In one embodiment, processor 110 is operable in two modes; a kernel mode (also termed as the "system mode" or "privileged mode") and a user mode (also termed as the "application mode"). The system mode is used for executing operating system type code (e.g., events handlers), while the user mode is used for execution non-operating system type code (e.g., applications). Operating system code is software responsible for controlling the allocation and usage of hardware resources such as memory, processor time (e.g., multitasking), disk space, peripheral devices, etc. The operating system is the foundation on which application, such as word-processing and spreadsheet programs, are built. The kernel mode provides additional resources not available in the user mode. In one embodiment, for example, access to additional storage areas, execution of additional instructions (sometimes referred to as "privileged instructions"), and manipulation of critical components of the system (e.g., memory, input/output ports, etc.) is provided for only in the kernel mode. Thus, these additional resources are protected from use while the processor is in the user mode. In one embodiment, these additional resources include suspended instruction pointer register 148, status register 150, suspended status register 160, and debug control register 180. These modes of operation of processor 110 are also termed as "privilege levels." The selection between the different mode of processor 110 is performed by mode indication 156 stored in status register 150.

As previously described, in response to each event the processor suspends execution of the current process, stores the execution environment of the suspended process in suspend instruction pointer register 148 and suspended status register 160, and begins execution of the appropriate handler. Since the contents of status register 150 are copied into suspended status register 160 when the execution environment of the suspended process is stored, the state of enable bit 152 and mode indication 156 (mode indication 166 in suspended status register 160 corresponds to mode indication 156) used by the suspended process are preserved.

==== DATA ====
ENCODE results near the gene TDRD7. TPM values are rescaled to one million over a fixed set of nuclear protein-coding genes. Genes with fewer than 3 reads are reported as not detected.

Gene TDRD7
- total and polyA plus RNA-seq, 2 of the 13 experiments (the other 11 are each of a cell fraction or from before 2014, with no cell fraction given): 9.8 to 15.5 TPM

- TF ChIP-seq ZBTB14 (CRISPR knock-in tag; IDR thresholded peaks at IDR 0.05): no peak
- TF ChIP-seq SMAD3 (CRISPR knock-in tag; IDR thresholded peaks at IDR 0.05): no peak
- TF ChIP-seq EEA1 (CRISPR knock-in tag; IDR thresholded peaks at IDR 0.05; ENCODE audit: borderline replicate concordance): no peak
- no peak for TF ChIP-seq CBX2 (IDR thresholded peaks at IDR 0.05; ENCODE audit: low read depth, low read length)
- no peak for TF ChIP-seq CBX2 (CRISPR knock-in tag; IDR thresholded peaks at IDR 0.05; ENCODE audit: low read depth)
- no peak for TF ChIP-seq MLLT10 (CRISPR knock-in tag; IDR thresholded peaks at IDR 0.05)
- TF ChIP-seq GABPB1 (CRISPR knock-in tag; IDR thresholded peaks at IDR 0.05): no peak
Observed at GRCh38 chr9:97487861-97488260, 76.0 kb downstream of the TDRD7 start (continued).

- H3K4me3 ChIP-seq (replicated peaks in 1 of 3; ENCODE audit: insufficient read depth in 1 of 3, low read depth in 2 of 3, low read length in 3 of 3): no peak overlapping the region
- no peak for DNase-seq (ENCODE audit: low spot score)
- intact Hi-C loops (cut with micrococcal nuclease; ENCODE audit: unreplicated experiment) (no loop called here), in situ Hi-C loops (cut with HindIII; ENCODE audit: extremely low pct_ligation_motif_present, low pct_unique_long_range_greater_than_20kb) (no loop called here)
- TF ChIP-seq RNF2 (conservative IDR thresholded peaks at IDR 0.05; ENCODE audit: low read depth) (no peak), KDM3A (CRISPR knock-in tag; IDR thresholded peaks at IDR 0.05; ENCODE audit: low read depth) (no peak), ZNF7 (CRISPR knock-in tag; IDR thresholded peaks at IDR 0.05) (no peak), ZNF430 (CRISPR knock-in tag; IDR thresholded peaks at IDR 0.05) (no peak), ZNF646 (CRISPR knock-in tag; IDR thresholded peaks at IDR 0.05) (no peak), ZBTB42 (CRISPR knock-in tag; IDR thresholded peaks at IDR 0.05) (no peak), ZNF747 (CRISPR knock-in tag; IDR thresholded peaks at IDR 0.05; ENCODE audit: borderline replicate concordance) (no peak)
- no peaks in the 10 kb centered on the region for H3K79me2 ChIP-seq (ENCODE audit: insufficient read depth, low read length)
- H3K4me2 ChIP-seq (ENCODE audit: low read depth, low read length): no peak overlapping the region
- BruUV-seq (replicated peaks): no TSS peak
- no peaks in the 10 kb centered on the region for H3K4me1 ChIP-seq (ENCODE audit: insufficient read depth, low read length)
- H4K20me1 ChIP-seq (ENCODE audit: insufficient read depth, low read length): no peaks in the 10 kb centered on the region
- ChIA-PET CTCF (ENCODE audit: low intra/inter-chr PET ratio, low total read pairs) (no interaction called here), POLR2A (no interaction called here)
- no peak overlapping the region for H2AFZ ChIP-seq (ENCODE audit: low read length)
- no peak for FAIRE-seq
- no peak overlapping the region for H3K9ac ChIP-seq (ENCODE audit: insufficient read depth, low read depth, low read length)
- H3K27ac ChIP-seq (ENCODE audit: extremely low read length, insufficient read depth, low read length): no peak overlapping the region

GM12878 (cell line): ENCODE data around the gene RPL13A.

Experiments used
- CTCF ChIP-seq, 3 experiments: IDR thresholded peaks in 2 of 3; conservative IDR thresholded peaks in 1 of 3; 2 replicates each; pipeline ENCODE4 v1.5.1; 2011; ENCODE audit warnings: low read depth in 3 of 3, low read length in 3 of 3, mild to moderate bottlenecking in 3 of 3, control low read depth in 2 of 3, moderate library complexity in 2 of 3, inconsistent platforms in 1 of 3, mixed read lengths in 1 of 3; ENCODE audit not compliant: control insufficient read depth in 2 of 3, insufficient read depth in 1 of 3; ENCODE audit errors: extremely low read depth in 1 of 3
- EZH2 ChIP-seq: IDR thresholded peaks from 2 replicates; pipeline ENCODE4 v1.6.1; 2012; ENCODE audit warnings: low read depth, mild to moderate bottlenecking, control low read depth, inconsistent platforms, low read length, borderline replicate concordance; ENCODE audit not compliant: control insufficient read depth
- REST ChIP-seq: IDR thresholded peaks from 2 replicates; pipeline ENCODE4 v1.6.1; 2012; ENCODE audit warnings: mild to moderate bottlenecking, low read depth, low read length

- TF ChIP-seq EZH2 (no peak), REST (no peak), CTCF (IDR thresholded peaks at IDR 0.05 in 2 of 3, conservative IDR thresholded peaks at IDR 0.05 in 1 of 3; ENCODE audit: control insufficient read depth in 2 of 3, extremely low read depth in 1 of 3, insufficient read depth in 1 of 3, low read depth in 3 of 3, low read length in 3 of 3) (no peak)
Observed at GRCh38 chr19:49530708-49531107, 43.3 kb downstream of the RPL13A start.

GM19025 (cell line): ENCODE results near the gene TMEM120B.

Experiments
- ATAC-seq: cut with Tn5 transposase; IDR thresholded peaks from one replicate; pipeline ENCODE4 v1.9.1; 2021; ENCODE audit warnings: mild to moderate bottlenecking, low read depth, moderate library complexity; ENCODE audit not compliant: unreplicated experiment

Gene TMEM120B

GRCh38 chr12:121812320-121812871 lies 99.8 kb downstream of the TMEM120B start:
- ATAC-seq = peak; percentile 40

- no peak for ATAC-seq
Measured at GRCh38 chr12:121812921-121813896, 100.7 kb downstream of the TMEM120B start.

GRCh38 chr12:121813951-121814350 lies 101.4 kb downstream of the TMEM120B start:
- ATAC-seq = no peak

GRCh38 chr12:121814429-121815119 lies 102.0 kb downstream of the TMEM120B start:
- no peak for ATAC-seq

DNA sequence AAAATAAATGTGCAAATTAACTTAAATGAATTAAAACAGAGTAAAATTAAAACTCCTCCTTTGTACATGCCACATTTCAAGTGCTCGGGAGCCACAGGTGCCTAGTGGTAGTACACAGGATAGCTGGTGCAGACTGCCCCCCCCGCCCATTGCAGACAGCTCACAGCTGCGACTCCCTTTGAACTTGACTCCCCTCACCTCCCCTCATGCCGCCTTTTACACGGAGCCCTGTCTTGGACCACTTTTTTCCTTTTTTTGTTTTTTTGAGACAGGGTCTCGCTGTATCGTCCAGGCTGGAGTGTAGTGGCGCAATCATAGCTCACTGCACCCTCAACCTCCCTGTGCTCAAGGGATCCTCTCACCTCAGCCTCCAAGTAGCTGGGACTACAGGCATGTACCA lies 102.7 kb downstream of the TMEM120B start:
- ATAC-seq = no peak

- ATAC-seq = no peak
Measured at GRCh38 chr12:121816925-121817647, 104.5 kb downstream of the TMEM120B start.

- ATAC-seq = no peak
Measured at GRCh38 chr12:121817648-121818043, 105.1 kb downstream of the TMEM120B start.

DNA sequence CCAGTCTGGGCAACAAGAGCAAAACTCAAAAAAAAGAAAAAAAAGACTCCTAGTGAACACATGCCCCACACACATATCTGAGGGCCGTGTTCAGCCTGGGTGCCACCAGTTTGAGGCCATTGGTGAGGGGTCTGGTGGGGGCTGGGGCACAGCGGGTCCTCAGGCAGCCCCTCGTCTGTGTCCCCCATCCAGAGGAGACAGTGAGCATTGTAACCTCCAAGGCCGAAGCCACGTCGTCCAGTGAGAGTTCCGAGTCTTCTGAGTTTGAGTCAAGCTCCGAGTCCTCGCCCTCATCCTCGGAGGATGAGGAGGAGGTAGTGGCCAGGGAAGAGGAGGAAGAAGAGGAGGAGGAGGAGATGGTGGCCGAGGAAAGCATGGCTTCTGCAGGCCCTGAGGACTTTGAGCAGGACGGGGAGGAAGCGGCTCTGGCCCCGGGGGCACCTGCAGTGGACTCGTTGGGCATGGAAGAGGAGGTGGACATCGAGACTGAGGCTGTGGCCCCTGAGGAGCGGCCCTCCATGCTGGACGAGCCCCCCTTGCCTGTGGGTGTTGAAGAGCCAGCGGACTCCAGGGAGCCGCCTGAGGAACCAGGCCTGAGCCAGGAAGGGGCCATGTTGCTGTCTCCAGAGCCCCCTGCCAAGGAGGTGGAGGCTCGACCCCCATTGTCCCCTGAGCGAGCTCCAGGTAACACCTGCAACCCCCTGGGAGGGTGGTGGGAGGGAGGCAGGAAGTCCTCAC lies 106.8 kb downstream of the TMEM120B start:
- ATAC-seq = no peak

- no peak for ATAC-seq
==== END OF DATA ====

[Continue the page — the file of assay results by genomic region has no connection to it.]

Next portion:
In addition to the above steps, execution unit 142 additionally performs the step of transmitting a signal to enable control unit 170 in response to each event. When enabled, control unit 170 loads status register 150 with handler status information. The bit of this handler status information which corresponds to enable bit 152 is acquired from an enable bit 182 stored in debug control register 180. Thus, the state of enable bit 152 is temporarily altered to the state of enable bit 182 during the execution of the different handlers. The programmer may store enable bit 182 in an enable state or a disable state, thereby causing branch breakpoint unit 190 to be enabled or disabled during the execution of the different handlers. In addition, control unit 170 causes the processor to switch to the kernel mode by storing mode indication 156 in the appropriate state.

Upon completion of each handler executed in response to an event, the execution environment of the previously suspended process is restored--i.e., the contents of suspended status register 160 are copied into status register 150. As a result, enable bit 152 is restored to its state prior to the event--i.e., the state used by the suspended process. In addition, the state of mode indication 156 is restored to its state prior to the event. Thus, if the suspended process was executing in the user mode, restoring the execution environment of the suspended process causes the processor to switch to operating in the user mode by altering the state of mode indication 156. The execution of the suspended process is then resumed.

In this manner, one indication is provided that allows the programmer to selectively enable branch breakpoint events during the execution of handlers (e.g., enable bit 182), and a separate indication is provided that allows the programmer to selectively enable branch breakpoint events during the execution of other software (e.g., applications). As a result, the programmer is allowed the flexibility of selectively enabling branch breakpoint events during the execution of either handlers, applications, or both.